Global Oil, Gas Deal Value Sank in 2019

Global Oil, Gas Deal Value Sank in 2019
Despite this upheaval, E&Y sees an environment in which asset attrition outruns whatever reductions there might be in demand.

Global oil and gas overall deal volume and deal value sank 17.7% and 10.8%, respectively, in 2019, as stagnant commodity prices, disappointing results, and low returns left the industry searching for capital, according to the EY Global oil and gas transactions review 2019.

The report also revealed that transaction activity and valuations highlighted a shift in portfolios away from upstream liquids and toward gas-focused and downstream assets. The report projects that the mergers and acquisitions landscape will continue to be influenced by energy transition strategies, climate change regulations and natural gas’ position in the future energy mix.

"The oil and gas deal environment continues to reflect uncertainty, as the industry redefines its role and the value of its assets in the face of the growing transition to low-carbon and no-carbon energy,” Andy Brogan, EY Global Oil & Gas Leader, said in a written statement.

“Despite this upheaval, we see an environment in which asset attrition outruns whatever reductions there might be in demand. This means the industry will need to attract capital and offer returns that support continued investment."


Upstream deal value was actually up 17.6%. But if the two largest deals are excluded, value slipped 37% from 2018 to 2019 and volume fell 21% over this same time period. The total deal count dropped by more than 20%, while the average deal value was US$122m, in line with the prior year, according to the report.

These changes reflect the ongoing downward trend in deal value and deal volume that started in 2017, when undervalued properties attracted more interest following the 2014 downturn. By contrast, in 2019, interest in U.S. assets fell sharply, and deal value slid from US$74B to US$39B, according to E&Y.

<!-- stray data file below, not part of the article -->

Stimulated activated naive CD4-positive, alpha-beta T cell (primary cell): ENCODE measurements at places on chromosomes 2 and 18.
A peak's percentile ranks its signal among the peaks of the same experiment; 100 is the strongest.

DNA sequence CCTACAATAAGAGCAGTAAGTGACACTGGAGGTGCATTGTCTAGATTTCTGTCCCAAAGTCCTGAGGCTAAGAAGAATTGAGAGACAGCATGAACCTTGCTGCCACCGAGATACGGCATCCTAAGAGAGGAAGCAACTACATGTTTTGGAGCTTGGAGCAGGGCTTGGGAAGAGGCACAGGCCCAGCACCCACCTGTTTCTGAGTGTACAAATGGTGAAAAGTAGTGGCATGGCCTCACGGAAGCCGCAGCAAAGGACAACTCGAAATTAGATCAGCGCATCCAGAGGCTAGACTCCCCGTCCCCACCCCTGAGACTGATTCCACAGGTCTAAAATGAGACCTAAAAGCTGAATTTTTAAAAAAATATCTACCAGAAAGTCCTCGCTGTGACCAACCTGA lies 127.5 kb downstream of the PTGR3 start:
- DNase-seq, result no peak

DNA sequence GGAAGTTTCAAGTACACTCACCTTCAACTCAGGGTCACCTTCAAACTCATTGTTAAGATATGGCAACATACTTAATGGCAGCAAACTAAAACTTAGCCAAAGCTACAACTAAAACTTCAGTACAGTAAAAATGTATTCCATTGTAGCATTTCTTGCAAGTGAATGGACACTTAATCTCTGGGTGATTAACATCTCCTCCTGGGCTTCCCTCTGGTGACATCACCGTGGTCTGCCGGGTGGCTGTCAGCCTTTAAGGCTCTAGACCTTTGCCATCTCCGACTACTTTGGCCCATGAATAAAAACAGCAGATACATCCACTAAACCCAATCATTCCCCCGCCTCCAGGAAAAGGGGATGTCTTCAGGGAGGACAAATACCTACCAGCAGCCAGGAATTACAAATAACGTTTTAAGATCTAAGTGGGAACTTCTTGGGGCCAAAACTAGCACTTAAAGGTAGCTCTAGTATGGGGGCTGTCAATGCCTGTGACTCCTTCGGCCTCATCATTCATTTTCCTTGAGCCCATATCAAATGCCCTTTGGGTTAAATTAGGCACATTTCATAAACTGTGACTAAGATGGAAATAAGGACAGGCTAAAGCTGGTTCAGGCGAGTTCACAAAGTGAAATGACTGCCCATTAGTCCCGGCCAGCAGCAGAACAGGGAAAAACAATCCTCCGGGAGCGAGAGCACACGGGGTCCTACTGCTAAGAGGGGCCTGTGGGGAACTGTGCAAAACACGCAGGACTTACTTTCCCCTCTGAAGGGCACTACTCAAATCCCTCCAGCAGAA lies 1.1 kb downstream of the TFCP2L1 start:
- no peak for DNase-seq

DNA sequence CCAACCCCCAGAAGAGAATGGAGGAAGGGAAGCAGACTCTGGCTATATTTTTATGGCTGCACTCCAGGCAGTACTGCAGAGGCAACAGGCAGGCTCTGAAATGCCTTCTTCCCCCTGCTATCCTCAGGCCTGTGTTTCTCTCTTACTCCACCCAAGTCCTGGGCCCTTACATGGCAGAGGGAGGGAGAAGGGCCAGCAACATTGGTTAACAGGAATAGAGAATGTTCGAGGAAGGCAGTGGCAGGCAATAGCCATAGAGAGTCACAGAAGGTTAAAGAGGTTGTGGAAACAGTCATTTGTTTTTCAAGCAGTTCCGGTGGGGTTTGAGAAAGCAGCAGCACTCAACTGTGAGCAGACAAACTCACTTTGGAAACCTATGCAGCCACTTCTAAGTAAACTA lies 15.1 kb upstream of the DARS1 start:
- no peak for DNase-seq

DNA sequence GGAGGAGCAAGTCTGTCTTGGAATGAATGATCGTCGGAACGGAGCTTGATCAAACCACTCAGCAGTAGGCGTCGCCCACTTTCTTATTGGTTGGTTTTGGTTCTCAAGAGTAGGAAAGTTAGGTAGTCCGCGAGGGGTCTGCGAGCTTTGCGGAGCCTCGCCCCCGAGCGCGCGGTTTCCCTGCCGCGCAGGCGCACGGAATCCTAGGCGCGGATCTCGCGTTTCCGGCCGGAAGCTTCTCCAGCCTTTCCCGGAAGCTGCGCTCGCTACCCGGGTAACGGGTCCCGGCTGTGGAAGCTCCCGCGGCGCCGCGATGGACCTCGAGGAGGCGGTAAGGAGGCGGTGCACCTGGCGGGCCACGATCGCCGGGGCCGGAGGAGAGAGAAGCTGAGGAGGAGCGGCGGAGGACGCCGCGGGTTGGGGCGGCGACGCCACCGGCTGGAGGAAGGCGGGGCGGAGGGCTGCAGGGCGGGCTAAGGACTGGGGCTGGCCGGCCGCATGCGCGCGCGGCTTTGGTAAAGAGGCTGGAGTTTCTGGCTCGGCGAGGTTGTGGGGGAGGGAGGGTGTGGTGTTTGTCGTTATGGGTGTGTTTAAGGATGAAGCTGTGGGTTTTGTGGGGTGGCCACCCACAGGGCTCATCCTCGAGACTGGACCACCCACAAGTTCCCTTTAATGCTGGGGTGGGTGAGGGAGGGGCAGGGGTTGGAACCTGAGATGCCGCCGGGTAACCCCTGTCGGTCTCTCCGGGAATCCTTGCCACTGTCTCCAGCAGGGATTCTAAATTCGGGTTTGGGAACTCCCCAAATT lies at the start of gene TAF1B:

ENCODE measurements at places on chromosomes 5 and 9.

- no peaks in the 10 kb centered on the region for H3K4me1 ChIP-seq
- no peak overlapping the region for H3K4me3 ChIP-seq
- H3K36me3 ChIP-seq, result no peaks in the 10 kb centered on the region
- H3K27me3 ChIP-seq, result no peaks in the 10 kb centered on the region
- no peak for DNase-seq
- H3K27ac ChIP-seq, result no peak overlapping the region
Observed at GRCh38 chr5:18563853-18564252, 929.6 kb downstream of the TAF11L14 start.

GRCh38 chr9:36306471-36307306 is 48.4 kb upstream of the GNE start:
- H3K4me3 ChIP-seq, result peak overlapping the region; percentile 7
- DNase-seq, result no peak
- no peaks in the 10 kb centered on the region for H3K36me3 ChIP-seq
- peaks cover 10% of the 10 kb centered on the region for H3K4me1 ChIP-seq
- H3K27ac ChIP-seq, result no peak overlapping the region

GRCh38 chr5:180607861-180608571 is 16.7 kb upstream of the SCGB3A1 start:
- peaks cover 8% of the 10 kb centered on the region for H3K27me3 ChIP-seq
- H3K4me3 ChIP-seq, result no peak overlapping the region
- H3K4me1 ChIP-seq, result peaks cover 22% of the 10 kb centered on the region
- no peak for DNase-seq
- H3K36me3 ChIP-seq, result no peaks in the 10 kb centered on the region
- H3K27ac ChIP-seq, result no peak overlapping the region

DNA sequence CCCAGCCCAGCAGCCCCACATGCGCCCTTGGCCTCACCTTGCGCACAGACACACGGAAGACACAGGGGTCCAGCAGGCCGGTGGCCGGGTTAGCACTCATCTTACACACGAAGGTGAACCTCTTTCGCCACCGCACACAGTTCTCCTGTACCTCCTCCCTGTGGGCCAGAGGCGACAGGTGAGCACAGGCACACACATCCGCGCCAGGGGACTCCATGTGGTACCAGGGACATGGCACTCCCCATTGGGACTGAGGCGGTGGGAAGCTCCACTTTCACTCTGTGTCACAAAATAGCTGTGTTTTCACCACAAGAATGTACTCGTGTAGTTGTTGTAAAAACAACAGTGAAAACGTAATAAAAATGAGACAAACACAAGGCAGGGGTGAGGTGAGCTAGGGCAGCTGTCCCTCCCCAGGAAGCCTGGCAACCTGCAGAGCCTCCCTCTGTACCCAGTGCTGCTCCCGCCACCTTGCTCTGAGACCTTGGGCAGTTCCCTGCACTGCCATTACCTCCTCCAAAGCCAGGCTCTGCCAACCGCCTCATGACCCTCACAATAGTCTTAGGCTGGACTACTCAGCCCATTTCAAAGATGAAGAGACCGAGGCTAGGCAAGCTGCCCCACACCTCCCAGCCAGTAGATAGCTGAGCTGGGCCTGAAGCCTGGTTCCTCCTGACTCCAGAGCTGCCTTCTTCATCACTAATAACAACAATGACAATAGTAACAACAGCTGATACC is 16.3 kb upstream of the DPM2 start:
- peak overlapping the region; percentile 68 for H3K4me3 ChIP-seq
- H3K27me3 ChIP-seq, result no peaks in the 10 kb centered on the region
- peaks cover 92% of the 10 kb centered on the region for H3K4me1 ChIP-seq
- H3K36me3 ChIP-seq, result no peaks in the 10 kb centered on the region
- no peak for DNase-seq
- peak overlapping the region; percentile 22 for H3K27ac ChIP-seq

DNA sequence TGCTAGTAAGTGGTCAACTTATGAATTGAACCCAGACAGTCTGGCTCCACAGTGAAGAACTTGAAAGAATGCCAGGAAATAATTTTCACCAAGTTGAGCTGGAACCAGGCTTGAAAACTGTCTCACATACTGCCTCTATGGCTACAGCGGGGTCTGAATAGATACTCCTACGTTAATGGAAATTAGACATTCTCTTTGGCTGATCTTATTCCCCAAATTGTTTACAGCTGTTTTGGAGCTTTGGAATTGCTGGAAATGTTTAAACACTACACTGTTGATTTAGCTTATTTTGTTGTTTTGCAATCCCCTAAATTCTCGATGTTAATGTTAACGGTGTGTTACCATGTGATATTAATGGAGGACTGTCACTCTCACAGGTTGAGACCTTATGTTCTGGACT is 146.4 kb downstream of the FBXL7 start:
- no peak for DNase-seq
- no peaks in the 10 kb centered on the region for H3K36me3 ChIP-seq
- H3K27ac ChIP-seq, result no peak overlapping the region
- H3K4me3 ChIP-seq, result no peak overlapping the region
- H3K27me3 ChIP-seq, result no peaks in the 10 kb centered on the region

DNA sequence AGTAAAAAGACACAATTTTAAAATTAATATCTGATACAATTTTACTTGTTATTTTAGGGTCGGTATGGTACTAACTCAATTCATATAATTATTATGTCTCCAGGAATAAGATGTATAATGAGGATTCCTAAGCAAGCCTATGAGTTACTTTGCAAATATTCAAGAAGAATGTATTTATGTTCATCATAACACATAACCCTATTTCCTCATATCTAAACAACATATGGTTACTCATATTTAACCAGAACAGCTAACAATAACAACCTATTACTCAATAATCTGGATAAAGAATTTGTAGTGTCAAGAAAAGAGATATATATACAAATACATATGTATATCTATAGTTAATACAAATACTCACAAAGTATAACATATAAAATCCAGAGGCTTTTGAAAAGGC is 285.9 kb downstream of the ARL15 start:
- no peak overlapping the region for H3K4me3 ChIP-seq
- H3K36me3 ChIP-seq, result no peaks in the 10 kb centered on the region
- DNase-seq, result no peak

For the past four years larger corporate midstream deals in the U.S. midstream sector had been stable (at 105 to 135 deals per year) The report showed that the trend continued but the big deals were absent; also, overall deal value dropped 55%.


Downstream deal value climbed 43% to nearly US$124b in 2019. However, if you exclude the largest deal, value was down 31% and volume fell by 10%. M&A in North America and Europe dropped from US$80B in 2018 to just US$24B in 2019. Deal volume also slid from 137 in 2018 to 121 in 2019.

"2019 brought a greater focus on environmental, social, governance and energy transition considerations and these will continue to be key themes for how capital is deployed in 2020,” Brogan added.

"In upstream, continued portfolio rationalization for majors will lead to deal opportunities for smaller indigenous independents and private equity (PE) backed entities. In midstream, PE and IFFs are likely to continue to be the driving force for M&A, as companies are expected to remain focused on disciplined capital allocation, and any deviation from this path will depend on access to capital. Downstream, particularly in storage and transportation, may see a flurry of activity as firms are forced to rebalance their portfolios and more clearly articulate their strategies."

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